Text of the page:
Res alta terra, et caligine mersas.

The youthful habits of the language and manners of France had left in my mind an ardent desire of revisiting the Continent on a larger and more liberal plan. According to the law of custom, and perhaps of reason, foreign travel completes the education of an English gentleman: my father had consented to my wish, but I was detained above four years by my rash engagement in the militia. I eagerly grasped the first moments of freedom: three or four weeks in Hampshire and London were employed in the preparations of my journey, and the farewell visits of friendship and civility: my last act in town was to applaud Mallet's new tragedy of Elvira; a post-chaise conveyed me to Dover, the packet to Boulogne, and such was my diligence, that I reached Paris on Jan. 28, 1763, only thirty-six days after the disbanding of the militia. Two or three years were loosely defined for the term of my absence; and I was left at liberty to spend that time in such places and in such a manner as was most agreeable to my taste and judgment.

In this first visit I passed three months and a half, (Jan. 28-May 9,) and a much longer space might have been agreeably filled, without any intercourse with the natives. At home we are content to move in the daily round of pleasure and business; and a scene which is always present is supposed to be within our knowledge, or at least within our power. But in a foreign country, curiosity is our business and our pleasure; and the traveller, conscious of his ignorance, and covetous of his time, is diligent in the search and the view of every object that can deserve his attention. I devoted many hours of the morning to the circuit of Paris and the neighbourhood, to the visit of churches and palaces conspicuous by their architecture, to the royal manufactures, collections of books and pictures, and all the various treasures of art, of learning, and of luxury. An Englishman may hear without reluctance, that in these curious and costly articles Paris is superior to London; since the opulence of the French capital arises from the defects of its government and religion. In the absence of Louis XIV. and his successors, the Louvre has been left unfinished: but the millions which have been lavished on the sands of Versailles, and the morass of Marli, could not be supplied by the legal allowance of a British king. The splendour of the French nobles is confined to their town residence; that of the English is more usefully distributed in their country seats; and we should be astonished at our own riches, if the labours of architecture, the spoils of Italy and Greece, which are now scattered from Inverary to Wilton, were accumulated in a few streets between Marylebone and Westminster. All superfluous ornament is rejected by the cold frugality of the protestants; but the catholic superstition, which is always the enemy of reason, is often the parent of the arts. The wealthy communities of priests and monks expend their revenues in stately edifices; and the parish church of St. Sulpice, one of the noblest structures in Paris, was built and adorned by the private industry of a late cure. In this outset, and still more in the sequel of my tour, my eye was amused; but the pleasing vision cannot be fixed by the pen; the particular images are darkly seen through the medium of five-and-twenty years, and the narrative of my life must not degenerate into a book of travels.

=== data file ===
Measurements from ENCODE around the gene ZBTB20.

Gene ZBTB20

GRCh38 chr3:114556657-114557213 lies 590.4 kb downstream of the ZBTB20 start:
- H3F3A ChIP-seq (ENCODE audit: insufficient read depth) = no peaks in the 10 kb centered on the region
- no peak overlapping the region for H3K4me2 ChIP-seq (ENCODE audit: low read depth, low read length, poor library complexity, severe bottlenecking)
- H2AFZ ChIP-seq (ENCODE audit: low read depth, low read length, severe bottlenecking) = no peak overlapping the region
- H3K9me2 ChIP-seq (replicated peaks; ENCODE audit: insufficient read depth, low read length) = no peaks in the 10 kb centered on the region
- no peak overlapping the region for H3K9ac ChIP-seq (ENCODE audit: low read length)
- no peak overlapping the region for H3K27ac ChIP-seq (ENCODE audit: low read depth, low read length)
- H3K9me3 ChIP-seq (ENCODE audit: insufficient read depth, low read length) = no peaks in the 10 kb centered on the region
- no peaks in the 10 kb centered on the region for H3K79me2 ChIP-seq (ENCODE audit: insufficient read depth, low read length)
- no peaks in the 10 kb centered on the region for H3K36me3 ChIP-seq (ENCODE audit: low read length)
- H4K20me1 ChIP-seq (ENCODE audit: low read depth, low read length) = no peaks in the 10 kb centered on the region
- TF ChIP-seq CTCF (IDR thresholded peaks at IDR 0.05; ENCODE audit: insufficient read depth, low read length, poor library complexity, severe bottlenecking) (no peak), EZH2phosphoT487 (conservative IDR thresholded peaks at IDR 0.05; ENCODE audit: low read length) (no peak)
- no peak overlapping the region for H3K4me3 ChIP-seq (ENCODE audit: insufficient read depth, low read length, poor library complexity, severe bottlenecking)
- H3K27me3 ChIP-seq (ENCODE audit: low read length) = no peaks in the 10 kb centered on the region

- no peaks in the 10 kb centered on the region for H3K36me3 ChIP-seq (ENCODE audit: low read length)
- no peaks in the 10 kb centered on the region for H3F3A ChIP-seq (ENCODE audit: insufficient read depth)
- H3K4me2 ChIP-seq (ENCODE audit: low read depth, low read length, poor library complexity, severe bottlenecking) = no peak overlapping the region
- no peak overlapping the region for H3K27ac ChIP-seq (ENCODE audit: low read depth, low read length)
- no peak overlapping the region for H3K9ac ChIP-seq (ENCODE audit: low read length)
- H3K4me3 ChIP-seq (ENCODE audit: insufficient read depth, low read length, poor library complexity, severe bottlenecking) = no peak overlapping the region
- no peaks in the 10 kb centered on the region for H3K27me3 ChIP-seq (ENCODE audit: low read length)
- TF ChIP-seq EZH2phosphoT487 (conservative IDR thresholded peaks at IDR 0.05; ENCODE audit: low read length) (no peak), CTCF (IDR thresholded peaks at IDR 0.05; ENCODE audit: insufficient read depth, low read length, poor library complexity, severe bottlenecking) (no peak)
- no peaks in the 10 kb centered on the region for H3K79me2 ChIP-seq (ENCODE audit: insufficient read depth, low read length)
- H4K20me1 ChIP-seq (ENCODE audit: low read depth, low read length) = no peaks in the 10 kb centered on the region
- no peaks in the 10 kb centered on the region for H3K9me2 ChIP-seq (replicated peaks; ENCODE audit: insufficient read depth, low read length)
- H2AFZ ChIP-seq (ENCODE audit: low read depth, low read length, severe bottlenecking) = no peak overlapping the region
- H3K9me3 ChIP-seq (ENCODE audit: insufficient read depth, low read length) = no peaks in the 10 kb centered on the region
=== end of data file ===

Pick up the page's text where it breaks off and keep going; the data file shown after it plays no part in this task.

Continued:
But the principal end of my journey was to enjoy the society of a polished and amiable people, in whose favour I was strongly prejudiced, and to converse with some authors, whose conversation, as I fondly imagined, must be far more pleasing and instructive than their writings. The moment was happily chosen. At the close of a successful war the British name was respected on the continent.

Clarum et venerabile nomen Gentibus.